It turns out that these turtles are hunted very heavily for food, which is one of the reasons why they are critically endangered. And while a turtle feast may not exactly whet your appetite, people in Madagascar do. Now, you might say, “Well why don’t they just stop eating them?” The problem is that telling somebody not to eat these turtles is like telling you not to serve turkey for Thanksgiving dinner. It’s a cultural thing, and we’ve got to work hard to help people understand why not eating these turtles will help out the environment.
The story with these turtles is the same around the world, particularly in Asia, with turtles being hunted for food because in certain cultures, bringing home an expensive turtle to eat for dinner is like bringing home a Mercedes Benz. Then there’s the pet trade, which means that people take turtles from their wild habitats so they can be purchased as pets. Finally and most importantly, the places where these turtles live, and the habitat of turtles all around the world, is being lost because of development for palm oil plantations and countless other reasons.
Well that was depressing, wasn’t it? Here’s another cute baby turtle to bring us back up:
While the threats we mentioned are very important to understand so we know why these animals have almost disappeared, we can’t change the past. What we can do is change what we’re doing and try to help fix things for the future.
What is the Houston Zoo doing to help turtles? First off, we breed these endangered species, along with many others, so that we’ll have them for a long time to come. We were the first Zoo to breed Yellow-headed temple turtles, another very endangered turtle in Southeast Asia, and we were the first zoo in North America to hatch those cuties you just saw above. More than 15 endangered Star tortoises hatched last year, and there are more on the way this year. So we’re trying to do our part.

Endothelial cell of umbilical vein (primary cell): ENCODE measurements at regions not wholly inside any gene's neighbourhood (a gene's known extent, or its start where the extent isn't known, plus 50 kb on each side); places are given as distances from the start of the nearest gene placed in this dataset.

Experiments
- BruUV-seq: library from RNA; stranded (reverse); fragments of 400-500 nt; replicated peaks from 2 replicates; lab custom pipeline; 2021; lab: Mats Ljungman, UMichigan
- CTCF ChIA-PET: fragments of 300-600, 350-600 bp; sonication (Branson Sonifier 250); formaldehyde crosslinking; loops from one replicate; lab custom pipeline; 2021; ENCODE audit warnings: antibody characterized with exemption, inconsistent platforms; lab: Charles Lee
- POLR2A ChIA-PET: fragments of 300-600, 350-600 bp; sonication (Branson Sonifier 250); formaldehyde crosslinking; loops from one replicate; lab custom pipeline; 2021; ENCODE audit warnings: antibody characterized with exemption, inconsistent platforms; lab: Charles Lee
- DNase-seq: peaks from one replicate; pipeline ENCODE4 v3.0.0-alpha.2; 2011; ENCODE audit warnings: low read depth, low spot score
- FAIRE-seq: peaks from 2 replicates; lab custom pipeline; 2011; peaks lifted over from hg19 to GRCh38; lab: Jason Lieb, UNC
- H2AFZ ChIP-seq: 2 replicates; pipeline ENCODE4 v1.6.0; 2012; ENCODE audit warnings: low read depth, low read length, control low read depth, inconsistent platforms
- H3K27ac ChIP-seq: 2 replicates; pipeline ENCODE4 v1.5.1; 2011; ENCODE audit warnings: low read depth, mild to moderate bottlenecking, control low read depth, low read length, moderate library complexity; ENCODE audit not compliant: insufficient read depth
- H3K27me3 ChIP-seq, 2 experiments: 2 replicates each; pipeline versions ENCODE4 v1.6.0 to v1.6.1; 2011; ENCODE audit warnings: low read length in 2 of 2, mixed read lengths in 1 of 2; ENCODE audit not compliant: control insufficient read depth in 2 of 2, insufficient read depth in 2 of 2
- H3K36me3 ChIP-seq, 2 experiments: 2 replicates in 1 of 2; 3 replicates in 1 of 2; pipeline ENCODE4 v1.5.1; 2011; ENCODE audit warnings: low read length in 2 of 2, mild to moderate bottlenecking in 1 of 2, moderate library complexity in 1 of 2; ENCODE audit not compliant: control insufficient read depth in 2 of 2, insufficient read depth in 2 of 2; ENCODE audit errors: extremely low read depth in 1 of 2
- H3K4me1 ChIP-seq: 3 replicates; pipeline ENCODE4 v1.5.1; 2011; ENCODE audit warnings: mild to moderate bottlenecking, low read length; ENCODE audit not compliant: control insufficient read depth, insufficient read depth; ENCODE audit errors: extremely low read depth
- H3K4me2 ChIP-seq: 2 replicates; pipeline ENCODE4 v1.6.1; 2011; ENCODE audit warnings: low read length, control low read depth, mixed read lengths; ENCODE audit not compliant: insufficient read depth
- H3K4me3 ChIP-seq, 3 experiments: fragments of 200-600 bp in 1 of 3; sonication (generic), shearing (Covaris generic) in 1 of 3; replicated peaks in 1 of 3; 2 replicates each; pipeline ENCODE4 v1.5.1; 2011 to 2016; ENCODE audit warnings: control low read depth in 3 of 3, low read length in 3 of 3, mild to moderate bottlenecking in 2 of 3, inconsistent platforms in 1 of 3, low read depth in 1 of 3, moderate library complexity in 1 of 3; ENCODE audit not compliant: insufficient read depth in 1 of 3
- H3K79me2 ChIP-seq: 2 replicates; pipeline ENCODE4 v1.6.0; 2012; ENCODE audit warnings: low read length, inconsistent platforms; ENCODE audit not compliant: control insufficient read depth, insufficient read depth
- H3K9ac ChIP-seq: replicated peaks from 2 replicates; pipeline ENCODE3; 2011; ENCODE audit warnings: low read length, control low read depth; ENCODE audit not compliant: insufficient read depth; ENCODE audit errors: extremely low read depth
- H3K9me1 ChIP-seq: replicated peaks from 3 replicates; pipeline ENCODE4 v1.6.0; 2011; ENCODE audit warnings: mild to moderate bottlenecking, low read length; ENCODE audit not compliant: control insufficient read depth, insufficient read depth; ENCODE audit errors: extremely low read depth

As for you – what can you do? Well, you’re probably not munching out on turtles, so that’s a good start. The best thing you can do is understand the issues and support organizations that are doing good. The Zoo is one of those, and so is the Turtle Survival Alliance, an organization that we work with frequently to help turtles that are confiscated from people illegally importing animals into the US.
There are some pretty amazing turtles at the Zoo, but what you see is only half the story! Come with us behind the scenes as we take a peek into the turtle building and meet Chris B., one of the Zoo’s Reptile Keepers and a passionate advocate for turtle conservation.
With 5 ½ years of experience at the Houston Zoo alone, Chris loves turtles. He’s seen them in the wild all over the world, but the one place he appreciates most for turtle observation is…wait for it…Texas!
“People should realize that they are very lucky living in Texas,” Chris said, while cleaning exhibits and filling up pools for the turtles. “Around here, I’ve seen 6 unique species of turtles in a single day in the same ditch. It took 2 ½ weeks of hard work, trekking through jungles in Sumatra, to see just 3 species!”
With such knowledge about turtles, you’d have to guess that his favorite turtle species would be pretty special. It’s called a Black-breasted leaf turtle. This turtle is about the size of your hand as an adult, brown in color, and doesn’t really look all that special upon first glance. But we’ve all learned not to judge a book by its cover, right?